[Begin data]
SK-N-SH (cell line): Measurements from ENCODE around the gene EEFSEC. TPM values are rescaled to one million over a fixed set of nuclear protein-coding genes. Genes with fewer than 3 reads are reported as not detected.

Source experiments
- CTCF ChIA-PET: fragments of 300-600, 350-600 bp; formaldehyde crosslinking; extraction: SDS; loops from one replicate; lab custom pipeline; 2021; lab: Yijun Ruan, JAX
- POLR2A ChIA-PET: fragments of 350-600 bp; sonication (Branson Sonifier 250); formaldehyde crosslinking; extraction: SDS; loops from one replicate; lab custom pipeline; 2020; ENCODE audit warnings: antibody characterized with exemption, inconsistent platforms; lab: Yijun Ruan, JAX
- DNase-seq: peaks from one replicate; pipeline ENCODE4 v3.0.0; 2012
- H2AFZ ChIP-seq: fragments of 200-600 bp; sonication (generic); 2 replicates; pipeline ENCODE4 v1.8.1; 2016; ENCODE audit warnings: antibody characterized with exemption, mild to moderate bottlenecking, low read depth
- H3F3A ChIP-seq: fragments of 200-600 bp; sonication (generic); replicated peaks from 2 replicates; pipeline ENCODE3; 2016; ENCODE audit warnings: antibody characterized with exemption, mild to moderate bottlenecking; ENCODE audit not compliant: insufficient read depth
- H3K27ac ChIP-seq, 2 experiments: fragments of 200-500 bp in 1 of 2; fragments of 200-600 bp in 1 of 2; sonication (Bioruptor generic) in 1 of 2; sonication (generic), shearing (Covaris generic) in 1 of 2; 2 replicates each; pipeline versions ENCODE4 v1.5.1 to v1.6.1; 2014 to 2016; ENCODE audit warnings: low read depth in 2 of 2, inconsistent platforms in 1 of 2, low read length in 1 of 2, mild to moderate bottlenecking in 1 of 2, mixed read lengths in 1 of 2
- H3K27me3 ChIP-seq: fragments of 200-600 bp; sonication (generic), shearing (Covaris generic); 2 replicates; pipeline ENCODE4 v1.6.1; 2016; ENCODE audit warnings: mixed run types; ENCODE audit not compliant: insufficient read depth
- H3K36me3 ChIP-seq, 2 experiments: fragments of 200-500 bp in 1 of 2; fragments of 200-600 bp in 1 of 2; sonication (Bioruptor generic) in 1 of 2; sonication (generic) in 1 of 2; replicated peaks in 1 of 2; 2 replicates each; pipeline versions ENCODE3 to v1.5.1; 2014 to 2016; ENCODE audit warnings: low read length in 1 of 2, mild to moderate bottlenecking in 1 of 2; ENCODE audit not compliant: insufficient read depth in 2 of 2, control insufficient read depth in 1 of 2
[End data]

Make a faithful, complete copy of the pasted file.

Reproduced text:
SK-N-SH (cell line): Measurements from ENCODE around the gene EEFSEC. TPM values are rescaled to one million over a fixed set of nuclear protein-coding genes. Genes with fewer than 3 reads are reported as not detected.

Source experiments
- CTCF ChIA-PET: fragments of 300-600, 350-600 bp; formaldehyde crosslinking; extraction: SDS; loops from one replicate; lab custom pipeline; 2021; lab: Yijun Ruan, JAX
- POLR2A ChIA-PET: fragments of 350-600 bp; sonication (Branson Sonifier 250); formaldehyde crosslinking; extraction: SDS; loops from one replicate; lab custom pipeline; 2020; ENCODE audit warnings: antibody characterized with exemption, inconsistent platforms; lab: Yijun Ruan, JAX
- DNase-seq: peaks from one replicate; pipeline ENCODE4 v3.0.0; 2012
- H2AFZ ChIP-seq: fragments of 200-600 bp; sonication (generic); 2 replicates; pipeline ENCODE4 v1.8.1; 2016; ENCODE audit warnings: antibody characterized with exemption, mild to moderate bottlenecking, low read depth
- H3F3A ChIP-seq: fragments of 200-600 bp; sonication (generic); replicated peaks from 2 replicates; pipeline ENCODE3; 2016; ENCODE audit warnings: antibody characterized with exemption, mild to moderate bottlenecking; ENCODE audit not compliant: insufficient read depth
- H3K27ac ChIP-seq, 2 experiments: fragments of 200-500 bp in 1 of 2; fragments of 200-600 bp in 1 of 2; sonication (Bioruptor generic) in 1 of 2; sonication (generic), shearing (Covaris generic) in 1 of 2; 2 replicates each; pipeline versions ENCODE4 v1.5.1 to v1.6.1; 2014 to 2016; ENCODE audit warnings: low read depth in 2 of 2, inconsistent platforms in 1 of 2, low read length in 1 of 2, mild to moderate bottlenecking in 1 of 2, mixed read lengths in 1 of 2
- H3K27me3 ChIP-seq: fragments of 200-600 bp; sonication (generic), shearing (Covaris generic); 2 replicates; pipeline ENCODE4 v1.6.1; 2016; ENCODE audit warnings: mixed run types; ENCODE audit not compliant: insufficient read depth
- H3K36me3 ChIP-seq, 2 experiments: fragments of 200-500 bp in 1 of 2; fragments of 200-600 bp in 1 of 2; sonication (Bioruptor generic) in 1 of 2; sonication (generic) in 1 of 2; replicated peaks in 1 of 2; 2 replicates each; pipeline versions ENCODE3 to v1.5.1; 2014 to 2016; ENCODE audit warnings: low read length in 1 of 2, mild to moderate bottlenecking in 1 of 2; ENCODE audit not compliant: insufficient read depth in 2 of 2, control insufficient read depth in 1 of 2